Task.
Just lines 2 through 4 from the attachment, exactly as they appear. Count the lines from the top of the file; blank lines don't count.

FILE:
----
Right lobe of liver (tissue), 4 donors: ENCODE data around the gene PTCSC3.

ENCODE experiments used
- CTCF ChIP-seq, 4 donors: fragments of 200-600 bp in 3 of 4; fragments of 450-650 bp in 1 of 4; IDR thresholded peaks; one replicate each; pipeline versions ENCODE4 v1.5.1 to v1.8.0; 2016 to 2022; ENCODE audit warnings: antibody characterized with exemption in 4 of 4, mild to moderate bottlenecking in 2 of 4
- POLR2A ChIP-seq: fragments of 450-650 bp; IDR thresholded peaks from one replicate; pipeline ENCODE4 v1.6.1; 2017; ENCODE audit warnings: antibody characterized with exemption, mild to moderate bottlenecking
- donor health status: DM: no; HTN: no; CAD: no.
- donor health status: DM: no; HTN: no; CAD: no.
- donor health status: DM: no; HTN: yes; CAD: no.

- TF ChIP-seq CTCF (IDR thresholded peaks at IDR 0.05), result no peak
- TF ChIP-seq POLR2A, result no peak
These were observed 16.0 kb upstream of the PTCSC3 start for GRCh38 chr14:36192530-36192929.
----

ENCODE experiments used
- CTCF ChIP-seq, 4 donors: fragments of 200-600 bp in 3 of 4; fragments of 450-650 bp in 1 of 4; IDR thresholded peaks; one replicate each; pipeline versions ENCODE4 v1.5.1 to v1.8.0; 2016 to 2022; ENCODE audit warnings: antibody characterized with exemption in 4 of 4, mild to moderate bottlenecking in 2 of 4
- POLR2A ChIP-seq: fragments of 450-650 bp; IDR thresholded peaks from one replicate; pipeline ENCODE4 v1.6.1; 2017; ENCODE audit warnings: antibody characterized with exemption, mild to moderate bottlenecking